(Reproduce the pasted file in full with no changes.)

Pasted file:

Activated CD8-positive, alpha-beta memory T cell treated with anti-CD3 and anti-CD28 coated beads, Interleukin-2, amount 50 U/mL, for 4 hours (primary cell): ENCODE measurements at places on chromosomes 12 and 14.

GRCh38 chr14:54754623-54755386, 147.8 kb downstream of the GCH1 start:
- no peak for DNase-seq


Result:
Activated CD8-positive, alpha-beta memory T cell treated with anti-CD3 and anti-CD28 coated beads, Interleukin-2, amount 50 U/mL, for 4 hours (primary cell): ENCODE measurements at places on chromosomes 12 and 14.

GRCh38 chr14:54754623-54755386, 147.8 kb downstream of the GCH1 start:
- no peak for DNase-seq